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Waterman v. Board of Commissioners

United States District Court, D. Kansas

June 27, 2018

BRIAN MICHAEL WATERMAN, Plaintiff,
v.
BOARD OF COMMISSIONERS, et al., Defendants.

          ORDER

          Sam A. Crow, U.S. District Senior Judge

         This case is before the court upon plaintiff's motion for a preliminary injunction (Doc. No. 7) and plaintiff's motion for appointment of counsel (Doc. No. 12). Plaintiff is a pretrial detainee at the Cherokee County Jail. He is proceeding pro se. The court gives his pleadings a liberal interpretation.

         I. Motion for preliminary injunction

         A. Plaintiff's allegations

         Plaintiff alleges that, as a pretrial detainee at the Cherokee County Jail, in June 2017 he was placed on a medical diet because he had lost significant weight. At that time he weighed 151 pounds. Plaintiff left the Cherokee County Jail on November 28, 2017 weighing approximately 181 pounds and returned on February 1, 2018 weighing 171 pounds. Plaintiff claims that he lost five pounds during his first week back and that by May 31, 2018, he weighed 149 pounds. Plaintiff further asserts that defendant Kristin Wagner, a nurse who attends to the jail, has followed a policy since plaintiff's return which does not permit a medical diet (in other words, increased food portions) as long as plaintiff's body mass index (“BMI”) is 18 or more. Plaintiff alleges that he also has a staph infection and that he had to file a grievance to get antibiotics from Wagner. He asserts that she is retaliating against plaintiff because plaintiff has filed grievances, registered complaints with oversight agencies, and contacted government officials to object.

         B. Preliminary injunction standards

         The standards for a preliminary injunction are the same as the standards for a temporary restraining order.[1] Pruner v. Dept. of the Army, 755 F.Supp. 362, 364 (D.Kan. 1991). A preliminary injunction order is an extraordinary and drastic remedy, one that should not be granted unless the movant, by a clear showing, carries the burden of persuasion. See Heideman v. S. Salt Lake City, 348 F.3d 1182, 1188 (10th Cir. 2003). To prevail on the motion, a plaintiff must establish: (1) that irreparable injury will result unless the order is issued; (2) the threatened injury outweighs whatever damage the proposed restraining order may cause the defendants; (3) the restraining order, if issued, will not be adverse to the public interest; and (4) a substantial likelihood of success on the merits. Id. Where the movant decidedly prevails on the first three factors, he or she may establish a “likelihood of success” by showing questions going to the merits so serious, substantial, difficult, and doubtful as to make them ripe for litigation. Id. at 1189. Plaintiff appears to be seeking an injunction which would alter the status quo. In these circumstances, plaintiff must make a strong showing of a likelihood of success on the merits and that the balance of harms is in his favor. O Centro Espirita Beneficiente Uniao Do Vegetal v. Ashcroft, 389 F.3d 973, 975-76 (10th Cir. 2004).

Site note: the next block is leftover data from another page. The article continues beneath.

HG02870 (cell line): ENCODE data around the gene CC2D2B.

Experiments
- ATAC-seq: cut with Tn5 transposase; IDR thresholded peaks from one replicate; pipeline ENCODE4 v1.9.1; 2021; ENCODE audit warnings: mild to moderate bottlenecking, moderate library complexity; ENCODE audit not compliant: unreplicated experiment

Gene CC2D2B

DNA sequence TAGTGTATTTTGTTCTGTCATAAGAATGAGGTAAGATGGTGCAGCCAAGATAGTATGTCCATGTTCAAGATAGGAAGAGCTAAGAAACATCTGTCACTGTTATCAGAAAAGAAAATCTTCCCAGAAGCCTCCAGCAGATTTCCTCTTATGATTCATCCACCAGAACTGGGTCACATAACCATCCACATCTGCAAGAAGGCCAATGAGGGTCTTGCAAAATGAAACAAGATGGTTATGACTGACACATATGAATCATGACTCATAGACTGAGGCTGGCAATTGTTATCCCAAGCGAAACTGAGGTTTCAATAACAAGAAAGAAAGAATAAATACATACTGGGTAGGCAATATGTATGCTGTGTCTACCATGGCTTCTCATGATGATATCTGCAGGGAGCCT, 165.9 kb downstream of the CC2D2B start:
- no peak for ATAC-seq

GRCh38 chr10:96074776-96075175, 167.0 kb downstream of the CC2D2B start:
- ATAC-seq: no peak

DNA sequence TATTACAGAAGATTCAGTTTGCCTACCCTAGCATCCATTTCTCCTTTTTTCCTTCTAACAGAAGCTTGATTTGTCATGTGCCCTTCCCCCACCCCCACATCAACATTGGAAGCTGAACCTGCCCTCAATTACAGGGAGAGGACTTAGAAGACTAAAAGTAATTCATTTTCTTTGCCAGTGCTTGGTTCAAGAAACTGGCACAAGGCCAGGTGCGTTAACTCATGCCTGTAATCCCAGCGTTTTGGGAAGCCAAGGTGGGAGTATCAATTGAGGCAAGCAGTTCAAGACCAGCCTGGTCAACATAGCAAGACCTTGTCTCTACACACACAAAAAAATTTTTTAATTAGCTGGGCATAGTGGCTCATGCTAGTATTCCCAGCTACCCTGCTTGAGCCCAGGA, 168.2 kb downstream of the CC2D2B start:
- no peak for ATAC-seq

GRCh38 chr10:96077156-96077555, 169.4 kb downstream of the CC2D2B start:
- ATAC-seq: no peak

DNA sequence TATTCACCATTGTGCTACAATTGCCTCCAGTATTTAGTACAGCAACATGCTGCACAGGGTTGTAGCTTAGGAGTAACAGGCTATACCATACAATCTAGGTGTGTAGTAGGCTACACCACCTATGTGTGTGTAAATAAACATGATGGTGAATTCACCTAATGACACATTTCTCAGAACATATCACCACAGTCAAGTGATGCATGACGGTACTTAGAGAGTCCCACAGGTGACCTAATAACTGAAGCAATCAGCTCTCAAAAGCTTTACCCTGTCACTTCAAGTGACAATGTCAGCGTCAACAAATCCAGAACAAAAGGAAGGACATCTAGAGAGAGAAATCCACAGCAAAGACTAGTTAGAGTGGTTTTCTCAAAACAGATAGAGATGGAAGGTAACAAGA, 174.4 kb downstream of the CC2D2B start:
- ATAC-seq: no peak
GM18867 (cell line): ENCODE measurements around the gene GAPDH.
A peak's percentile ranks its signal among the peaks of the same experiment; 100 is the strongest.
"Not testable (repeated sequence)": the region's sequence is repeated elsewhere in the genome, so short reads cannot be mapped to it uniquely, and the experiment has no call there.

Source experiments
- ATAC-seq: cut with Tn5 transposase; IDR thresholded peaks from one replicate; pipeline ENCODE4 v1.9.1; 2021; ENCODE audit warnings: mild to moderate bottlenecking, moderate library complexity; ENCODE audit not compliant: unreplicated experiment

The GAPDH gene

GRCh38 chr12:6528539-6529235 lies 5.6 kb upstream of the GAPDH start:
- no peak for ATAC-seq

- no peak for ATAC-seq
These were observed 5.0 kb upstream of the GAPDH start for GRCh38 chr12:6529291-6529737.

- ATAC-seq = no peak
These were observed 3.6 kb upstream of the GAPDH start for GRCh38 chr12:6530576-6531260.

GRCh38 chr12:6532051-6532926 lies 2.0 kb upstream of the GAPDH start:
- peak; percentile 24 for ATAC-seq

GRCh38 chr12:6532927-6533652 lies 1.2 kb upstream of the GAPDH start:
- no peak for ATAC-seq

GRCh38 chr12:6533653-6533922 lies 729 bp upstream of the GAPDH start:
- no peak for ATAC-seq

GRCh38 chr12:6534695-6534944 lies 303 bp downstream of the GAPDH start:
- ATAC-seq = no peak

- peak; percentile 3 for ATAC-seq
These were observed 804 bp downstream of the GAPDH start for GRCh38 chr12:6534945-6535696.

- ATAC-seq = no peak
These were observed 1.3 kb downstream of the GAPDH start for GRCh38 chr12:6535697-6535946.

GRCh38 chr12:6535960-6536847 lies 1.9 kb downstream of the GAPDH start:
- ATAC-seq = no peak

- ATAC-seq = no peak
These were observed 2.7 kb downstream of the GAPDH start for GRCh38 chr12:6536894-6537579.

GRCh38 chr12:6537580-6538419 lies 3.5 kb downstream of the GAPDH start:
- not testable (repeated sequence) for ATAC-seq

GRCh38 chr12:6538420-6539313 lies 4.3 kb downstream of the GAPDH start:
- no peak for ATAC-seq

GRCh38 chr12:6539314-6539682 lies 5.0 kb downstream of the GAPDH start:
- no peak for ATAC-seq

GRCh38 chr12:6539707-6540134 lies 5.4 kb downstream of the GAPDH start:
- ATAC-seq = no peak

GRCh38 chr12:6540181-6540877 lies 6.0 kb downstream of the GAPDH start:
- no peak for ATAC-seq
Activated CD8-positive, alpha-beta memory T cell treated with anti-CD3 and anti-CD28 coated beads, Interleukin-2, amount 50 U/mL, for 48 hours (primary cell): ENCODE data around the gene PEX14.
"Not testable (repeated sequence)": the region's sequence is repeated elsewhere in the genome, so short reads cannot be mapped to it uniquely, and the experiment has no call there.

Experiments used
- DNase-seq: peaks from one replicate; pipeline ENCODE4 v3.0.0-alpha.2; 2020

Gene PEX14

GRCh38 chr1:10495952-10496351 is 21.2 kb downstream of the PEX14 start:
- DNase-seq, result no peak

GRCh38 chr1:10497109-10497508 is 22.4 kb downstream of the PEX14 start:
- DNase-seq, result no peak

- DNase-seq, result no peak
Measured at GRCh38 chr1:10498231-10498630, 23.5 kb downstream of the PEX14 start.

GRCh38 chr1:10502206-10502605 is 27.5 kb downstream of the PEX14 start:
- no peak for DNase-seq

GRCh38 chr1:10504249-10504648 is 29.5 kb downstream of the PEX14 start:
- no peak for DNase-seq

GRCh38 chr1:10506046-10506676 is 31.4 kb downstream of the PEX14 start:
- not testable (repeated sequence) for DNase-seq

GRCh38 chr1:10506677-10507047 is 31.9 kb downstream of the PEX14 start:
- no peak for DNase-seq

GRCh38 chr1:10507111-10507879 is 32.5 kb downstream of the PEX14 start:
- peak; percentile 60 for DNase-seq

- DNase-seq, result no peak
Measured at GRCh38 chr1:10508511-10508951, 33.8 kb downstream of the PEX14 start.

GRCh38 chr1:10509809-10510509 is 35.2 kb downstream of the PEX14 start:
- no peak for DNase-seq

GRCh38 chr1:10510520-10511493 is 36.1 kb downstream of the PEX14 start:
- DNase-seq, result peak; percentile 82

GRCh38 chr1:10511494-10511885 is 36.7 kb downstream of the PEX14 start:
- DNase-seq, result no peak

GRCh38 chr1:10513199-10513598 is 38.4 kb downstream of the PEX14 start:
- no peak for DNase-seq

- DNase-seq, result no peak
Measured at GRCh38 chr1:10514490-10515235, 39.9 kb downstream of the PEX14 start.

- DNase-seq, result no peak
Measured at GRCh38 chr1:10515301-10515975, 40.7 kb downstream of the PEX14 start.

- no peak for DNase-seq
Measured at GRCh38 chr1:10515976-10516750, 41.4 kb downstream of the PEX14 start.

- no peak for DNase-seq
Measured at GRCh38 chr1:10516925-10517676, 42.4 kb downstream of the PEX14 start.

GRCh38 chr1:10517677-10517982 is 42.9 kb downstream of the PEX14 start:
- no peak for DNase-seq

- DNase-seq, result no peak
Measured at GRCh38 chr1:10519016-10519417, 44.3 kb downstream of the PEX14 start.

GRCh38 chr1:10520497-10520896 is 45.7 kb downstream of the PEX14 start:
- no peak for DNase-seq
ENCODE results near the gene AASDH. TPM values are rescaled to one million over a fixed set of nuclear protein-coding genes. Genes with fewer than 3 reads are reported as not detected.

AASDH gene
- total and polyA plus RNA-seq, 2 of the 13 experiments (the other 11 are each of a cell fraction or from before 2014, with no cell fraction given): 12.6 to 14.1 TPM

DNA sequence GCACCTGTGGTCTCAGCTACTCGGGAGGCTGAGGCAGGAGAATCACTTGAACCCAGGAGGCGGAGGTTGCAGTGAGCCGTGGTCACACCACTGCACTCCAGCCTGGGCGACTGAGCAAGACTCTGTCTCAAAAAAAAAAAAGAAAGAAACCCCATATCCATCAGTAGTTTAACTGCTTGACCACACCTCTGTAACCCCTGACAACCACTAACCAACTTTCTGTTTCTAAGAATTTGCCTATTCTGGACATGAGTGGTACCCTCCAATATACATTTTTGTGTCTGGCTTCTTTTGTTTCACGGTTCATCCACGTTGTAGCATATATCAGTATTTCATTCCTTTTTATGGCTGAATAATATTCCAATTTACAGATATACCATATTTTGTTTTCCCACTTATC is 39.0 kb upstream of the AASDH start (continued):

Federal statutory law requires that “[t]he court shall not grant or approve any prospective relief unless the court finds that such relief is narrowly drawn, extends no further than necessary to correct the violation of the Federal right, and is the least intrusive means necessary to correct the violation of the Federal right.” 18 U.S.C. § 3626(a)(1)(A). The Federal Rules of Civil Procedure also mandate reasonable specificity in the scope of an injunctive order. FED.R.CIV.P. 65(d)(1) provides that any order granting an injunction or restraining order “describe in reasonable detail . . . the act or acts restrained or required.”

         B. Analysis

         1. Irreparable harm

         This is the most important prerequisite to obtain a preliminary injunction or temporary restraining order. See New Mexico Dept. of Game and Fish v. U.S. Dept. of Interior, 854 F.3d 1236, 1249 (10th Cir. 2017). A plaintiff must show a significant risk that he will be harmed in a manner that cannot be compensated after the fact by money damages. Id. at 1250 (quoting Fish v. Kobach, 840 F.3d 710, 751-52 (10th Cir. 2016)). The harm must not be not speculative; a significant risk of irreparable harm must be demonstrated. Id. (interior quotation omitted). Here, plaintiff's allegations leave the court to speculate as to whether there is an imminent risk of a physical injury and whether defendant's actions are chilling plaintiff's exercise of his First Amendment rights. There is no strong showing of either in the facts plaintiff has alleged. Moreover, plaintiff does not allege facts establishing that defendant Wagner's actions are motivated to retaliate against plaintiff. Without such a showing, the court cannot conclude that plaintiff will likely suffer a constitutional injury.

         2. Public interest

         The Supreme Court and the Tenth Circuit have frequently recognized that it is in the public's interest to afford deference to jail officials in managing the day-to-day operations of a jail given the unique nature, needs and concerns in the prison or jail environment. See Doe v. Heil, 533 Fed.Appx. 831, 843-44 (10th Cir. 2013)(citing multiple Supreme Court cases and a Tenth Circuit case). The court has relied upon this factor as partial grounds to deny other motions for injunctive relief against prison administrators. See Cox v. Denning, 2013 WL 1687094 *2 (D.Kan. 4/18/2013); Heistand v. Coleman, 2008 WL 5427772, at *6 (D. Kan. Dec. 31, 2008).

         3. Likelihood of ...


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